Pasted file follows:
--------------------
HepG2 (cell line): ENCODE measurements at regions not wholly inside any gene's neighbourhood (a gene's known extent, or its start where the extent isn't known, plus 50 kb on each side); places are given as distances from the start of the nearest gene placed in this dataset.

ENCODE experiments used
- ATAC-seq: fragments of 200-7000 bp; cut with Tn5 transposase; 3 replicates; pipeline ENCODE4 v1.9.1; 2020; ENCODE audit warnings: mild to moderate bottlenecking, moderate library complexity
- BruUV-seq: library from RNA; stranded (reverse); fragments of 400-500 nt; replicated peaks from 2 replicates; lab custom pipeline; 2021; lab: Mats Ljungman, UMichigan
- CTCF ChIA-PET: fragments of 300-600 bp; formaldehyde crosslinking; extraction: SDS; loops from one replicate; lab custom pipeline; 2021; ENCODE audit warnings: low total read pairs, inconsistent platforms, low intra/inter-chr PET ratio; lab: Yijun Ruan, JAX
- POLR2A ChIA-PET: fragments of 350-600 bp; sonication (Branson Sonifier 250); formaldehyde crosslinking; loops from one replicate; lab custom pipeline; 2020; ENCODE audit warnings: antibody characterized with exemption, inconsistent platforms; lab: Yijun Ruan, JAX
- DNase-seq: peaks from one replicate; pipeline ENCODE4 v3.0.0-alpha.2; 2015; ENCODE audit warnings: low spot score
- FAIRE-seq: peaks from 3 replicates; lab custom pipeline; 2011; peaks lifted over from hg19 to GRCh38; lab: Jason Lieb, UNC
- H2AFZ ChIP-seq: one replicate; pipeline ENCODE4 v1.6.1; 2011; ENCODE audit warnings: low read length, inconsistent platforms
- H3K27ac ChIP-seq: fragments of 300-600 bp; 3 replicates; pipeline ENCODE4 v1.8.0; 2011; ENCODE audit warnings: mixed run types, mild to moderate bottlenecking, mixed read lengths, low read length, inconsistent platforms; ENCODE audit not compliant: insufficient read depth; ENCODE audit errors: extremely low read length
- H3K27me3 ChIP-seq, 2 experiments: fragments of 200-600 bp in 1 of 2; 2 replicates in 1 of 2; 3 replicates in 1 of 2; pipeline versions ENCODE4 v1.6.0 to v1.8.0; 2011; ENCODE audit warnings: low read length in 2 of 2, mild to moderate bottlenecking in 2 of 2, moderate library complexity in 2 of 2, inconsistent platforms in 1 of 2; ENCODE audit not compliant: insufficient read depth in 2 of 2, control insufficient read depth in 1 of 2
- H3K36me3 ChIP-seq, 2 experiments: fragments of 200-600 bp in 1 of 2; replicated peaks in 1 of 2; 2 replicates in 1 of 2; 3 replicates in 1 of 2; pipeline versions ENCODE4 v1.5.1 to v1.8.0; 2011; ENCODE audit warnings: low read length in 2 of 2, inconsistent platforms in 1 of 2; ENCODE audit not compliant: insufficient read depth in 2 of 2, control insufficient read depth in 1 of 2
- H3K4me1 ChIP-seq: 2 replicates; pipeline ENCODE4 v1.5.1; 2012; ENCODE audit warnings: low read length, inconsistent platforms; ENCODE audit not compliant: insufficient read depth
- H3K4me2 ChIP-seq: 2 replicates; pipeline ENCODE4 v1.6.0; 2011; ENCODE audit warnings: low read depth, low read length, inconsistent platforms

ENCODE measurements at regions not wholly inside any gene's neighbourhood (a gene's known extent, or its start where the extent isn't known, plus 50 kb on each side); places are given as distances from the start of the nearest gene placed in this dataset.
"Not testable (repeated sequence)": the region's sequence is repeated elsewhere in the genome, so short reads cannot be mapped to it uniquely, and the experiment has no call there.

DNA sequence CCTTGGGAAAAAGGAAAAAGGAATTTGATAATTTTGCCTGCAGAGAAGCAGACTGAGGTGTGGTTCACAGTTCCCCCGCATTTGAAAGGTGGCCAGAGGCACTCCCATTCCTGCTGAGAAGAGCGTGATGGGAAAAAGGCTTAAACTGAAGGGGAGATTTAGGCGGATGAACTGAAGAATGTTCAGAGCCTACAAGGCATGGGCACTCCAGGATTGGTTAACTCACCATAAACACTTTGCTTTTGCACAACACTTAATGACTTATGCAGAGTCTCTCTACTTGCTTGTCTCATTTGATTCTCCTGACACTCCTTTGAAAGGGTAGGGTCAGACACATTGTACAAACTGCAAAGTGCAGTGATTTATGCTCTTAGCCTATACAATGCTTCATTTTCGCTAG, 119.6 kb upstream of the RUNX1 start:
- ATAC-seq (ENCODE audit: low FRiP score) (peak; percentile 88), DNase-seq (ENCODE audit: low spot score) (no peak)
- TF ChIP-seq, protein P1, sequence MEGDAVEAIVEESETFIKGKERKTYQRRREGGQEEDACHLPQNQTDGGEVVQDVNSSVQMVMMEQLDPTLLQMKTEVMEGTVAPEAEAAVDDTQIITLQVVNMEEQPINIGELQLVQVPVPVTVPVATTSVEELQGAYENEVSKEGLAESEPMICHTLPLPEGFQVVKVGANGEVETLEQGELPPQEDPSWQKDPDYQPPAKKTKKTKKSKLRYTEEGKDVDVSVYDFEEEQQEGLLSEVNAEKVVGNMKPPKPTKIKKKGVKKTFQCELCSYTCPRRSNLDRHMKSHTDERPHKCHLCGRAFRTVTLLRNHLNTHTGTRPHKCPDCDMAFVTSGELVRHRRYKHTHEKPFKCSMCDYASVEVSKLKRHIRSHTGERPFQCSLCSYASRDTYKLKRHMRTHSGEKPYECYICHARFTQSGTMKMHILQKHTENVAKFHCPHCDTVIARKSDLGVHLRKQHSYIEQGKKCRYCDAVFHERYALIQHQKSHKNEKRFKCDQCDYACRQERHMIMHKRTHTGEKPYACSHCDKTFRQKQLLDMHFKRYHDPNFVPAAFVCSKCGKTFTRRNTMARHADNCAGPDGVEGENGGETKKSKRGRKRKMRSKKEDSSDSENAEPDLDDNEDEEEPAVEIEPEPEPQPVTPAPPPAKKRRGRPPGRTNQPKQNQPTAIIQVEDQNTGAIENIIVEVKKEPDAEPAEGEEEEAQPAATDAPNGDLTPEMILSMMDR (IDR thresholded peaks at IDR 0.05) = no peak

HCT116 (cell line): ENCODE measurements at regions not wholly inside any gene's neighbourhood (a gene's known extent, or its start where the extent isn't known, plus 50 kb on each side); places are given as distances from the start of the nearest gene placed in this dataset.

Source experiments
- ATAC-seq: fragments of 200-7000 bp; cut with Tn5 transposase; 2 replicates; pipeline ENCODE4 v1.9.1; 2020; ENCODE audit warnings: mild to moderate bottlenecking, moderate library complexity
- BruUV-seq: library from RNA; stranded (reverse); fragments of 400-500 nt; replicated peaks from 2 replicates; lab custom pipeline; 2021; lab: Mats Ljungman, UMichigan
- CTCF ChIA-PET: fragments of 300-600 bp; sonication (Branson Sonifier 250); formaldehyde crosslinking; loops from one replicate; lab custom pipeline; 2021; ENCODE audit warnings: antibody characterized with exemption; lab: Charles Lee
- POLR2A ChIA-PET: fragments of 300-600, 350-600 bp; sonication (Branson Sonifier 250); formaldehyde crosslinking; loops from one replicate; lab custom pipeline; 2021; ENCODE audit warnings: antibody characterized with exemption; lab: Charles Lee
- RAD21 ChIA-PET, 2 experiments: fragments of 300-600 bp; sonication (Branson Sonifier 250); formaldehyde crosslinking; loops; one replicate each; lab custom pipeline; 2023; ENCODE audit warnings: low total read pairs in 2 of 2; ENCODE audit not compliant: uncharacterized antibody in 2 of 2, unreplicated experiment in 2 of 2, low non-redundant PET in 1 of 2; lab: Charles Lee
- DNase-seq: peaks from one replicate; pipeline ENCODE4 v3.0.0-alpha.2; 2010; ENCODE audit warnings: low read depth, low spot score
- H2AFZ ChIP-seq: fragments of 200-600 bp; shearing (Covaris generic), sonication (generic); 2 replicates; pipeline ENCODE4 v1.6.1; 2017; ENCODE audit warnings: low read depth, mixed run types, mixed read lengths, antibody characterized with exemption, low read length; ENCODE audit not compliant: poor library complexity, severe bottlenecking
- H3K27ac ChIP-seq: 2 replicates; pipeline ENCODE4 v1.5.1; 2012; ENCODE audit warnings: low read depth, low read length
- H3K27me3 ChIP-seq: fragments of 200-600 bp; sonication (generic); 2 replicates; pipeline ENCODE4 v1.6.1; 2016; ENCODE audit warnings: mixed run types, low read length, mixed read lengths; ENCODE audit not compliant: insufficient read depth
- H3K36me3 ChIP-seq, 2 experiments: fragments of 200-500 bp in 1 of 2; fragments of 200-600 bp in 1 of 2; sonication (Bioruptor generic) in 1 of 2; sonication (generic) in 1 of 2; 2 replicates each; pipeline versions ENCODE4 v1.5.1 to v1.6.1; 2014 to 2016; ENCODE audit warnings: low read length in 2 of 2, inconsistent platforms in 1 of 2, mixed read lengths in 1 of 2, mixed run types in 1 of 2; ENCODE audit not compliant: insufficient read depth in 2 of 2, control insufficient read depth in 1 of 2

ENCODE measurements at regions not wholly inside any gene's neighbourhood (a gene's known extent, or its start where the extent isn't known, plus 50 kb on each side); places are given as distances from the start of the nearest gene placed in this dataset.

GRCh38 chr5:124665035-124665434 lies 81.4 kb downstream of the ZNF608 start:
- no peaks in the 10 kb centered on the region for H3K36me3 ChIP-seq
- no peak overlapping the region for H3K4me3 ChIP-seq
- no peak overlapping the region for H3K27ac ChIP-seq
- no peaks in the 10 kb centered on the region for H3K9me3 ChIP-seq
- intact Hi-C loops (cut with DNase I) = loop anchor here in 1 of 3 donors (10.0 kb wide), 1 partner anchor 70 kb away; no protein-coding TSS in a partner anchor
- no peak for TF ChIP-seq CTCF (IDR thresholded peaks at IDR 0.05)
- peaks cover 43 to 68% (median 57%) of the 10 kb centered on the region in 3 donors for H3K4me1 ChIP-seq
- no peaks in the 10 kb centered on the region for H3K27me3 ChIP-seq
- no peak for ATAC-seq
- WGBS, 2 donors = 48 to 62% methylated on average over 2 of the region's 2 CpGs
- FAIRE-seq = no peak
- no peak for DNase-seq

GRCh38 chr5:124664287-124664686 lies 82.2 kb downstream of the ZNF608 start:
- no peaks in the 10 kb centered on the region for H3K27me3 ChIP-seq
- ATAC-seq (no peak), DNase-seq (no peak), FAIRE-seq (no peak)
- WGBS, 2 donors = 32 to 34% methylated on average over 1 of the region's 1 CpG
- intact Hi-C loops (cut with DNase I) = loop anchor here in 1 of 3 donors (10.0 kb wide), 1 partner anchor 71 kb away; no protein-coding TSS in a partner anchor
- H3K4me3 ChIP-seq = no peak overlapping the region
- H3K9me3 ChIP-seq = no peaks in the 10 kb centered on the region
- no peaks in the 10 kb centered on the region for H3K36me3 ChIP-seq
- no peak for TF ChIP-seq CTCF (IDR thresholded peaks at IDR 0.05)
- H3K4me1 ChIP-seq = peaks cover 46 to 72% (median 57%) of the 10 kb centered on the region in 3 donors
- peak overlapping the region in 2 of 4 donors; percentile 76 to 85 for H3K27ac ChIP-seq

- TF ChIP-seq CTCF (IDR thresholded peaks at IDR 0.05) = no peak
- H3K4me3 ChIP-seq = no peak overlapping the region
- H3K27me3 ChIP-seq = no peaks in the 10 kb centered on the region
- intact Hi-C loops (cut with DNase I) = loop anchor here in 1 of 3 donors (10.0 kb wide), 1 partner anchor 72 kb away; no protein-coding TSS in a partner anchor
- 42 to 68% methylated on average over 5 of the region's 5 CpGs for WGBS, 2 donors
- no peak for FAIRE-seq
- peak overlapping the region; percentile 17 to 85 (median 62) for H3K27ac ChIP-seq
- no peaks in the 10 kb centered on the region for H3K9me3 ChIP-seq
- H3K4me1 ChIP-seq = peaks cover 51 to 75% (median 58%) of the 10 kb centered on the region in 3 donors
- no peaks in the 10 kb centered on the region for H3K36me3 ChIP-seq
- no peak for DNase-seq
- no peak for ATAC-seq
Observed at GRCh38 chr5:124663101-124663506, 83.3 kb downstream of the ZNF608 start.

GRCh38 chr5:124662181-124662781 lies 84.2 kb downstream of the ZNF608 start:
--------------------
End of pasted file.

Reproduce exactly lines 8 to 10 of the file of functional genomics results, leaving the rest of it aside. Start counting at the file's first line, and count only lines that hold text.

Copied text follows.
- FAIRE-seq: peaks from 3 replicates; lab custom pipeline; 2011; peaks lifted over from hg19 to GRCh38; lab: Jason Lieb, UNC
- H2AFZ ChIP-seq: one replicate; pipeline ENCODE4 v1.6.1; 2011; ENCODE audit warnings: low read length, inconsistent platforms
- H3K27ac ChIP-seq: fragments of 300-600 bp; 3 replicates; pipeline ENCODE4 v1.8.0; 2011; ENCODE audit warnings: mixed run types, mild to moderate bottlenecking, mixed read lengths, low read length, inconsistent platforms; ENCODE audit not compliant: insufficient read depth; ENCODE audit errors: extremely low read length